The new study from Munich Re and the ESSL assessed whether hailstorms like this could become more frequent in future in Europe because of climate change, and applied a special data analysis method with 14 regional climate models. The study examined two climate scenarios and their effects:
- a moderate scenario, where the 2°C target is not achieved, but relatively consistent climate protection measures lead to global warming of roughly 2.4°C compared to pre-industrial times (what is known as the IPCC RCP4.5 scenario)
- a business-as-usual scenario, where the world continues as it has up to now, and global warming of more than 4°C occurs (RCP8.5 scenario)
- Hail events with hailstones larger than 5 cm in diameter are particularly relevant for claims. According to the study, a 30-40% increase in such events can be expected under the moderate scenario almost everywhere in Europe, with an even greater increase in parts of Italy, on the eastern Adriatic coast, and in southern France.
- The results were more extreme for the business-as-usual scenario: If climate change continues unabated, severe hail events may occur almost twice as frequently in large parts of Central and Eastern Europe, as well as in Italy, parts of southern France and on the Adriatic coast.
- Storms with hailstones more than 2 cm in diameter do not cause severe damage to buildings, but they can destroy portions of a crop, or even entire crops, across a region. The study concludes that, even in the moderate scenario, there will generally be a 10-20% increase in hailstorms of this kind in Europe. If global warming continues unabated, an increase of up to 80% may be expected, particularly in Italy, parts of Germany, and in Eastern Europe.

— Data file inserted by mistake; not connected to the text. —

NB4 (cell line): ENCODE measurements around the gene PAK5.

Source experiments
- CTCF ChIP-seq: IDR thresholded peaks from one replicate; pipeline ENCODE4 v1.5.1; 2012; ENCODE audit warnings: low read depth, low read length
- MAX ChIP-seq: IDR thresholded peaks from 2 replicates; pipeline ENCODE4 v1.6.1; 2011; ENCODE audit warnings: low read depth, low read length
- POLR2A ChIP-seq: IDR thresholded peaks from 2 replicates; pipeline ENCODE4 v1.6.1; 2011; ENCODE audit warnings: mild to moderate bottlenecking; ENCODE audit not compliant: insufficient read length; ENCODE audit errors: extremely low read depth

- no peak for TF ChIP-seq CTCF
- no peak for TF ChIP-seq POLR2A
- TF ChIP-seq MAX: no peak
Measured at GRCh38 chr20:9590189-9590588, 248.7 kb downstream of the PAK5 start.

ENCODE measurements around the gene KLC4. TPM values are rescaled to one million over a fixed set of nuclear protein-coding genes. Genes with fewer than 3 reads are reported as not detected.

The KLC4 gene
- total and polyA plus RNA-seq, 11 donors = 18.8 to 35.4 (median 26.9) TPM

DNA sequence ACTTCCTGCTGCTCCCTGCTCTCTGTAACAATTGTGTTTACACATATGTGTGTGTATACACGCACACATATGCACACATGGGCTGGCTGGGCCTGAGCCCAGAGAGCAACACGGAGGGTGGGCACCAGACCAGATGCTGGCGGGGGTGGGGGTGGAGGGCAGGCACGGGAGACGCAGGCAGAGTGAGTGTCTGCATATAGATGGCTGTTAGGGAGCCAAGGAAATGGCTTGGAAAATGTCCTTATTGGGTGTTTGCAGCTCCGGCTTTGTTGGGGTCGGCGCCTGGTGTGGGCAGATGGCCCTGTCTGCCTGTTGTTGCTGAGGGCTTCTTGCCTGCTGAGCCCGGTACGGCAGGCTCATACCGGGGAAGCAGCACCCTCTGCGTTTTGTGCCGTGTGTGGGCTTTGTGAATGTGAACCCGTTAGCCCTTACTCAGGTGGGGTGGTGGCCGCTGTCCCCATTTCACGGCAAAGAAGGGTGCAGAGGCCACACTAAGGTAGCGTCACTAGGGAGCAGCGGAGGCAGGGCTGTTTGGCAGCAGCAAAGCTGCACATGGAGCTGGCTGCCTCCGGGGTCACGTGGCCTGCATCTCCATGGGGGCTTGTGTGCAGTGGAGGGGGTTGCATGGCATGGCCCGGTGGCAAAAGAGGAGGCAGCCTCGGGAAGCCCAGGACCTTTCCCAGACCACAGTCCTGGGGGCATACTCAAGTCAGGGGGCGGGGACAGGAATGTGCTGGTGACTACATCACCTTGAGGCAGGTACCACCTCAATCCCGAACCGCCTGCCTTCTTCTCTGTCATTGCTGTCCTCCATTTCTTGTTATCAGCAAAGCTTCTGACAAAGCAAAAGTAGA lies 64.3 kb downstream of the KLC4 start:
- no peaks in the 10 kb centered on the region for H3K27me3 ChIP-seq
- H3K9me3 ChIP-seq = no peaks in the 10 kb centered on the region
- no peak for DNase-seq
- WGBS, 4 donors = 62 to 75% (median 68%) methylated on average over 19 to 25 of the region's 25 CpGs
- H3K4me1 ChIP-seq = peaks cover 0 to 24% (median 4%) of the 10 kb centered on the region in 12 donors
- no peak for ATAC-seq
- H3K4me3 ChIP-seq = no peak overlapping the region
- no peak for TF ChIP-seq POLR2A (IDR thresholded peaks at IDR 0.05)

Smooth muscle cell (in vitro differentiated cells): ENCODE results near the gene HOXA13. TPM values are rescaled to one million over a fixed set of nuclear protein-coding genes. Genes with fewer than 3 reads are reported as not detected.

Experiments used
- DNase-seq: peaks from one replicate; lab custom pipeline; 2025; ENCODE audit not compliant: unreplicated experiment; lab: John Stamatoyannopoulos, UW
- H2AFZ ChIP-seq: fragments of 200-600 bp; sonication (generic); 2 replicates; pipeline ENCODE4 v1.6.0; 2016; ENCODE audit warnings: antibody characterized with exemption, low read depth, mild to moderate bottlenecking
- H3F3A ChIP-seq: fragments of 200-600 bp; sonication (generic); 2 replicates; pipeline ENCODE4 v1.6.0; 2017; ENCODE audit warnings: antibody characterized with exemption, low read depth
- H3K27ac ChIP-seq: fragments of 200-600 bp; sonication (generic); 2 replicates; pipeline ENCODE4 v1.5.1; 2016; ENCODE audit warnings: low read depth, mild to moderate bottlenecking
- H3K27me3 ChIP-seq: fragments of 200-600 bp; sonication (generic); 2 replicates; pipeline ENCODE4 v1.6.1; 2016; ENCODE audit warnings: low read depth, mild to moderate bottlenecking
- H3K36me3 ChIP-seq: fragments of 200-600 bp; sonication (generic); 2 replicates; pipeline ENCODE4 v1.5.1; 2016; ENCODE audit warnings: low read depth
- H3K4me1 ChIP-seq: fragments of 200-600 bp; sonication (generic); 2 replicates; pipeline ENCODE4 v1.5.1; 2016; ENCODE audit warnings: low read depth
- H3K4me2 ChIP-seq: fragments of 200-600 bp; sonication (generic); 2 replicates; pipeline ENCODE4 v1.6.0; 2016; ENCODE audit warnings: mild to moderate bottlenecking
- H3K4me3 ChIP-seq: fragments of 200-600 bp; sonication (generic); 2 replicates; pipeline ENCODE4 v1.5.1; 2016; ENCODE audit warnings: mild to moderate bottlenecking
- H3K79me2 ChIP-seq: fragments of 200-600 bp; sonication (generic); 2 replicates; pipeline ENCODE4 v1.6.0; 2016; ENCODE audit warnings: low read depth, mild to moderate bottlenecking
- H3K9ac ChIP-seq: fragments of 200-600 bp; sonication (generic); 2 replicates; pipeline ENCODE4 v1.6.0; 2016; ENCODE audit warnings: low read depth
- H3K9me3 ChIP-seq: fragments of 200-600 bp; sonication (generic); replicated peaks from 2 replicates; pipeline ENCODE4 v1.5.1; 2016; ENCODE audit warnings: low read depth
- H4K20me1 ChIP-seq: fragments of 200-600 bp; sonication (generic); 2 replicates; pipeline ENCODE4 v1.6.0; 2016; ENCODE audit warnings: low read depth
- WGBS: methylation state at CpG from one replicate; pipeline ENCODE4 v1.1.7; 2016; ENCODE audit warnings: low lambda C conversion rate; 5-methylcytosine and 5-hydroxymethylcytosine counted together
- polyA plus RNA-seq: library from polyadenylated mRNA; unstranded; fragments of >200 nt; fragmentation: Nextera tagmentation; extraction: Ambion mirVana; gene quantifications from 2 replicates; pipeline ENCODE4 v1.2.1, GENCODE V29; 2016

Influence of anthropogenic climate change likely
The new analysis complements the first part of the project, which analysed the trend in hailstorms in the past. This discovered a significant increase in hailstorms over the last four or so decades, particularly in northern Italy and on the Adriatic coast. An influence from climate change is therefore plausible, since the increase in temperatures can explain the higher humidity in the lower atmosphere. This, in turn, favours the development of severe thunderstorms.
Sensitive building façades and the high assets in Europe signal a sharp increase in loss potential in conjunction with a rise in exposure. For this reason, the study underlines how important loss mitigation measures are, since more frequent hailstorms are expected in Europe even if climate change is slowed.